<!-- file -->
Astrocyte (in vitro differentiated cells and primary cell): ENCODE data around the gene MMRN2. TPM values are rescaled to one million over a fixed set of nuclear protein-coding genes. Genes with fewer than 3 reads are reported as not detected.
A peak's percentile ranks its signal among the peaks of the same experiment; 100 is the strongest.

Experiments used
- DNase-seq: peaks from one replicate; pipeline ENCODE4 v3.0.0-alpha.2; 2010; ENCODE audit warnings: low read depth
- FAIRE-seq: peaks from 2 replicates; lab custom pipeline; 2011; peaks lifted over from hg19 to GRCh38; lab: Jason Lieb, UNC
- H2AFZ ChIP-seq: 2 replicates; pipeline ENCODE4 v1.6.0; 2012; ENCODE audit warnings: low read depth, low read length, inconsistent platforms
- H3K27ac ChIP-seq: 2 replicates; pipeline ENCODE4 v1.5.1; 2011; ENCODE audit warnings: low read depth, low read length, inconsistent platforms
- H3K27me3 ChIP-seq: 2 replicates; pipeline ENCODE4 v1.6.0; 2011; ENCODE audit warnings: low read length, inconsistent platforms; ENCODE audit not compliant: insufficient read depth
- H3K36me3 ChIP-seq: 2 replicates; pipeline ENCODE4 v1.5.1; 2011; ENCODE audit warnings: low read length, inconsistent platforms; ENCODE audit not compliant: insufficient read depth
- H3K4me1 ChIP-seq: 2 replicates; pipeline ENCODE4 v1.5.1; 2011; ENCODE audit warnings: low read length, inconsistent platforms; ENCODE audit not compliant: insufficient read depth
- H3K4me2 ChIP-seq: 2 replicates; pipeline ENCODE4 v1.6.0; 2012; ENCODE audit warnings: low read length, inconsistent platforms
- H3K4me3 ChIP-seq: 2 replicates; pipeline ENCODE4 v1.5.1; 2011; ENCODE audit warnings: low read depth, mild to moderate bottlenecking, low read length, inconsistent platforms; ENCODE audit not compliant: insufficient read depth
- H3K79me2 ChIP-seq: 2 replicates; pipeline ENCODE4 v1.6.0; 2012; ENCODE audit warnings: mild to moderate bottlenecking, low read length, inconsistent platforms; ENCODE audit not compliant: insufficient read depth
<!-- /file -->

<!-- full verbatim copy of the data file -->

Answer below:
Astrocyte (in vitro differentiated cells and primary cell): ENCODE data around the gene MMRN2. TPM values are rescaled to one million over a fixed set of nuclear protein-coding genes. Genes with fewer than 3 reads are reported as not detected.
A peak's percentile ranks its signal among the peaks of the same experiment; 100 is the strongest.

Experiments used
- DNase-seq: peaks from one replicate; pipeline ENCODE4 v3.0.0-alpha.2; 2010; ENCODE audit warnings: low read depth
- FAIRE-seq: peaks from 2 replicates; lab custom pipeline; 2011; peaks lifted over from hg19 to GRCh38; lab: Jason Lieb, UNC
- H2AFZ ChIP-seq: 2 replicates; pipeline ENCODE4 v1.6.0; 2012; ENCODE audit warnings: low read depth, low read length, inconsistent platforms
- H3K27ac ChIP-seq: 2 replicates; pipeline ENCODE4 v1.5.1; 2011; ENCODE audit warnings: low read depth, low read length, inconsistent platforms
- H3K27me3 ChIP-seq: 2 replicates; pipeline ENCODE4 v1.6.0; 2011; ENCODE audit warnings: low read length, inconsistent platforms; ENCODE audit not compliant: insufficient read depth
- H3K36me3 ChIP-seq: 2 replicates; pipeline ENCODE4 v1.5.1; 2011; ENCODE audit warnings: low read length, inconsistent platforms; ENCODE audit not compliant: insufficient read depth
- H3K4me1 ChIP-seq: 2 replicates; pipeline ENCODE4 v1.5.1; 2011; ENCODE audit warnings: low read length, inconsistent platforms; ENCODE audit not compliant: insufficient read depth
- H3K4me2 ChIP-seq: 2 replicates; pipeline ENCODE4 v1.6.0; 2012; ENCODE audit warnings: low read length, inconsistent platforms
- H3K4me3 ChIP-seq: 2 replicates; pipeline ENCODE4 v1.5.1; 2011; ENCODE audit warnings: low read depth, mild to moderate bottlenecking, low read length, inconsistent platforms; ENCODE audit not compliant: insufficient read depth
- H3K79me2 ChIP-seq: 2 replicates; pipeline ENCODE4 v1.6.0; 2012; ENCODE audit warnings: mild to moderate bottlenecking, low read length, inconsistent platforms; ENCODE audit not compliant: insufficient read depth